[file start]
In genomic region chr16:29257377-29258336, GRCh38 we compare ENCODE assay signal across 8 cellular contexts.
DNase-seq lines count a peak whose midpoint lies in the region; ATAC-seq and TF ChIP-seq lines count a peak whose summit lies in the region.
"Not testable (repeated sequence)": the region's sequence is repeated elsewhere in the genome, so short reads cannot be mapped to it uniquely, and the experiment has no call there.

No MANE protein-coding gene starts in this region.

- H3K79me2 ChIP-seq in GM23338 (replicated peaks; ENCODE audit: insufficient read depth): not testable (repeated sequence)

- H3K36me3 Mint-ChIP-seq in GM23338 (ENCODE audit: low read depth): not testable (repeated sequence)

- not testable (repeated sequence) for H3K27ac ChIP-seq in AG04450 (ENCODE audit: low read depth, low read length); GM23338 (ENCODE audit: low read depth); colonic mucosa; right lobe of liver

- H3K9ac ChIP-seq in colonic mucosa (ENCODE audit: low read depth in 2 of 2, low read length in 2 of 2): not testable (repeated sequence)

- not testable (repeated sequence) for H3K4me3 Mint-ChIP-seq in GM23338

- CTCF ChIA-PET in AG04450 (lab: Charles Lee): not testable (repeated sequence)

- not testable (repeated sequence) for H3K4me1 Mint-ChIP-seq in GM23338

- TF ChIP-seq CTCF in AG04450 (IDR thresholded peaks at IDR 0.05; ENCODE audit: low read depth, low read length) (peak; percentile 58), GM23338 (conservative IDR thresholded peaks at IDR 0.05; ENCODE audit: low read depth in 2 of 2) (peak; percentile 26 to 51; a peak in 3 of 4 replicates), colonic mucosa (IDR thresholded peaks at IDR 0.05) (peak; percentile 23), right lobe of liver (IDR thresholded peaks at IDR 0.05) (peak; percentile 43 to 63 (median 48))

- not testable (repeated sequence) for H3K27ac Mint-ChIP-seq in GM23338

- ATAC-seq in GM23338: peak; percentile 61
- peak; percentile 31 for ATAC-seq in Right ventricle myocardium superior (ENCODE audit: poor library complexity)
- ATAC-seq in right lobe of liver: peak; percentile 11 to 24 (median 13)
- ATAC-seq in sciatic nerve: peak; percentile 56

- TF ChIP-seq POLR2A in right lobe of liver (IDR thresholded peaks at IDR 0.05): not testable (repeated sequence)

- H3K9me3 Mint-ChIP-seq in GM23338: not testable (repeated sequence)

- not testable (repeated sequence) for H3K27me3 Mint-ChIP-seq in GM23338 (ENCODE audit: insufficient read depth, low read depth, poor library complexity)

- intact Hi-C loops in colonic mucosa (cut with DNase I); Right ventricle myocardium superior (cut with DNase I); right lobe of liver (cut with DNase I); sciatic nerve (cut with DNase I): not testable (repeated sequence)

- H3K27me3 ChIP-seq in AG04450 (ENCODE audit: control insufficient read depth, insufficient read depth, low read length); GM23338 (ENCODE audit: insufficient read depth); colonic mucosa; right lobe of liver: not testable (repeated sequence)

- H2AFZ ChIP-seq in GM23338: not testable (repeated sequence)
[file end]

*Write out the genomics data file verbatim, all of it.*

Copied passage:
In genomic region chr16:29257377-29258336, GRCh38 we compare ENCODE assay signal across 8 cellular contexts.
DNase-seq lines count a peak whose midpoint lies in the region; ATAC-seq and TF ChIP-seq lines count a peak whose summit lies in the region.
"Not testable (repeated sequence)": the region's sequence is repeated elsewhere in the genome, so short reads cannot be mapped to it uniquely, and the experiment has no call there.

No MANE protein-coding gene starts in this region.

- H3K79me2 ChIP-seq in GM23338 (replicated peaks; ENCODE audit: insufficient read depth): not testable (repeated sequence)

- H3K36me3 Mint-ChIP-seq in GM23338 (ENCODE audit: low read depth): not testable (repeated sequence)

- not testable (repeated sequence) for H3K27ac ChIP-seq in AG04450 (ENCODE audit: low read depth, low read length); GM23338 (ENCODE audit: low read depth); colonic mucosa; right lobe of liver

- H3K9ac ChIP-seq in colonic mucosa (ENCODE audit: low read depth in 2 of 2, low read length in 2 of 2): not testable (repeated sequence)

- not testable (repeated sequence) for H3K4me3 Mint-ChIP-seq in GM23338

- CTCF ChIA-PET in AG04450 (lab: Charles Lee): not testable (repeated sequence)

- not testable (repeated sequence) for H3K4me1 Mint-ChIP-seq in GM23338

- TF ChIP-seq CTCF in AG04450 (IDR thresholded peaks at IDR 0.05; ENCODE audit: low read depth, low read length) (peak; percentile 58), GM23338 (conservative IDR thresholded peaks at IDR 0.05; ENCODE audit: low read depth in 2 of 2) (peak; percentile 26 to 51; a peak in 3 of 4 replicates), colonic mucosa (IDR thresholded peaks at IDR 0.05) (peak; percentile 23), right lobe of liver (IDR thresholded peaks at IDR 0.05) (peak; percentile 43 to 63 (median 48))

- not testable (repeated sequence) for H3K27ac Mint-ChIP-seq in GM23338

- ATAC-seq in GM23338: peak; percentile 61
- peak; percentile 31 for ATAC-seq in Right ventricle myocardium superior (ENCODE audit: poor library complexity)
- ATAC-seq in right lobe of liver: peak; percentile 11 to 24 (median 13)
- ATAC-seq in sciatic nerve: peak; percentile 56

- TF ChIP-seq POLR2A in right lobe of liver (IDR thresholded peaks at IDR 0.05): not testable (repeated sequence)

- H3K9me3 Mint-ChIP-seq in GM23338: not testable (repeated sequence)

- not testable (repeated sequence) for H3K27me3 Mint-ChIP-seq in GM23338 (ENCODE audit: insufficient read depth, low read depth, poor library complexity)

- intact Hi-C loops in colonic mucosa (cut with DNase I); Right ventricle myocardium superior (cut with DNase I); right lobe of liver (cut with DNase I); sciatic nerve (cut with DNase I): not testable (repeated sequence)

- H3K27me3 ChIP-seq in AG04450 (ENCODE audit: control insufficient read depth, insufficient read depth, low read length); GM23338 (ENCODE audit: insufficient read depth); colonic mucosa; right lobe of liver: not testable (repeated sequence)

- H2AFZ ChIP-seq in GM23338: not testable (repeated sequence)